Helping nurses come to terms with patient deaths: Strategies for nurse managersDate: February 24, 2017
Nurses work on the front lines of patient care, and kindness and compassion are crucial attributes that all nursing professionals should exhibit. Consequently, it is common for nursing staff to form emotional attachments with patients and subsequently become affected by feelings of grief after a patient dies.
Although grief can impact nursing professionals of all ages, a joint paper from researchers at Monash University, Australia, and Lancaster University, U.K., reported that a number of studies have indicated that nurse grief and death anxiety tends to impact younger nurses in higher numbers. As a result, the study authors called for wider implementation of death education for younger nurses, particularly those under the age of 30.
Given the potential for nurses to experience grief, it is important for nurse managers to be cognizant of effective strategies that can be implemented to help nursing staff cope in the aftermath of a patient’s death. Some of the most effectual steps include the following:
1. Holding debriefs after a patient’s death
As detailed in the article “Strategies for Teaching Loss, Grief and Bereavement” published in the journal Nurse Educator, it is important for nurse managers to conduct debriefing sessions with nurses after any patient dies. Debriefing sessions allow for nurses to express their emotions about the loss, as well as recap important details that led up to the event. Study authors stressed that it is important for the debriefing sessions to be safe spaces in which all nurses are able to articulate their feelings.
2. Offering bereavement counseling
Jennifer Ward explained in an article for Nurse Together, bereavement counseling can be an effective strategy for nurses who continue to struggle after a debriefing session. It is fairly routine for nurses to eschew support services offered by hospital staff. In this instance, nurse managers should be sure to connect their struggling staff members with independent bereavement counseling. This approach can be effective, as counselors can help nurses work through their grief and devise strategies for moving forward in a healthy way.
3. Providing death education
One of the most effective ways to reduce the severity of nurse grief and death anxiety is to provide nursing students with a comprehensive education concerning how best to approach end-of-life care, according to the Nurse Educator article. With a nuanced understanding of the end-of-life process, from caring for the patient to necessary procedures in the aftermath of the death, to responding to the grief of a patient’s family, nurses likely will feel more prepared and able to navigate this difficult and emotionally challenging period. Education in this area also can help nurses to feel more confident and able to help patients in their final days.
4. Encouraging conversations with family members
It is important for nurse managers to inform nurses that, in many cases, it is appropriate for them to hold discussions with a deceased patient’s family and friends, as well as for them to express grief and sadness, explained Kathy Quan, RN, BSN, PHN, in a Nursing Link article. Grieving with the family can help nurses process their emotions more effectively. It should be stressed, however, that this advice comes with a caveat — nurses should ensure that the family in question is comfortable with having the nurses express their personal grief. For example, if certain families choose not to discuss their loved one’s death with a nurse, instead opting to grieve privately, this choice should be respected. It is important for nurses to not let their own grief impact their duty of care to the grieving family.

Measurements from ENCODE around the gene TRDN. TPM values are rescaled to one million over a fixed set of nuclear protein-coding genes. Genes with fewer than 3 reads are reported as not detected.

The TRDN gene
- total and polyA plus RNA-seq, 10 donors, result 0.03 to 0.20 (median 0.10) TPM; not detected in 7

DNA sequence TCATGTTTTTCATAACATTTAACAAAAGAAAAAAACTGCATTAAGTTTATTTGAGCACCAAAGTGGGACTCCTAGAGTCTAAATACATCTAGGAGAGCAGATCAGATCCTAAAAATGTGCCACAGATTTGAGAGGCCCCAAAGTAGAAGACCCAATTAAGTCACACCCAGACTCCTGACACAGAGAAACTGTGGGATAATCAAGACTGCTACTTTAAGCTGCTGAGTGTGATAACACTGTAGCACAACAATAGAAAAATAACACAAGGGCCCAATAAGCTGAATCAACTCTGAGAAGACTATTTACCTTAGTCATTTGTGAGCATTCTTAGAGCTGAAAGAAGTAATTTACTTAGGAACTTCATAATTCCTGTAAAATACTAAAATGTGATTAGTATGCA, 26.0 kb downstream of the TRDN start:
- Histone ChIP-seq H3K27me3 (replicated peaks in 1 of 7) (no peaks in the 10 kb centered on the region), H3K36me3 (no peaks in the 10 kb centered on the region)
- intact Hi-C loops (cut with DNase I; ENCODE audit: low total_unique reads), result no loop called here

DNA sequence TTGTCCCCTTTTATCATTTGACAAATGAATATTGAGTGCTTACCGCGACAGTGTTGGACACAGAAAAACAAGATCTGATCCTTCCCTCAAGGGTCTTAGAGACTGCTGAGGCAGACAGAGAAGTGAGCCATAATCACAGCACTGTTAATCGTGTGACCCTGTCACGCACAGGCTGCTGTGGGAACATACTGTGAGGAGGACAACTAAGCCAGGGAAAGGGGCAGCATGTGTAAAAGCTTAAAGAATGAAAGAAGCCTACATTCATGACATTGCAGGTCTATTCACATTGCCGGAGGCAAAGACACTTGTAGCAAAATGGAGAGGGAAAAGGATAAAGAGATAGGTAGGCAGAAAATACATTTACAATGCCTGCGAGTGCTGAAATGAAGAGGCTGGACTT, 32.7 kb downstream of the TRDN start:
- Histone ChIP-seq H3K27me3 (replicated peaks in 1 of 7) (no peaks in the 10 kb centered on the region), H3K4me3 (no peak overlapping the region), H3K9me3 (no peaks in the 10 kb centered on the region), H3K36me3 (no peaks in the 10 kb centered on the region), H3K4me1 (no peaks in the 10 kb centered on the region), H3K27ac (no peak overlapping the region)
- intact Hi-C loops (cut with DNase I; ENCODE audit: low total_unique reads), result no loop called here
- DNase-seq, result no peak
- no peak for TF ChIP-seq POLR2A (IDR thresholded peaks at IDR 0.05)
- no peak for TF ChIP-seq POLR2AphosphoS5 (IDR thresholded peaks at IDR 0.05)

5. Allowing nurses time to grieve
As also stated in the Nurse Educator article, it is important for nurse educators to allow nursing students time and space to grieve in a way that best suits them. This strategy also should be employed by nurse managers — all nurses should be afforded the opportunity to grieve openly and in their own way, whether that is taking time away from work, spending time with family and friends, meeting with a bereavement counselor or attending group counseling. As medical staff editors at The Mayo Clinic noted, grief is a complex process, and it will manifest itself in various ways in different people. Consequently, nurse managers need to be aware that there is no “right” or “wrong” way for nursing staff to grieve after a patient’s death and that each nurse should therefore be permitted to approach the situation in a manner of his or her choosing.
Journalist Anne Windermere wrote in the Houston Chronicle that nurses should be encouraged to express their emotions openly — crying and discussing the incident, for example — in the company of other nursing professionals. Open expressions of grief, however, must be kept away from the view of patients. Appropriate spaces for the open articulation of grief include the nurses lounge or during a private meeting with a nurse manager.
Consider Bradley University
If you are interested in developing your career in nursing, consider applying to Bradley University’s online Master of Science in Nursing program. Designed to help you study at a time that best suits your professional schedule, the online program is taught by a renowned faculty and can prepare you for roles in nurse management and nurse education. For more information, click here.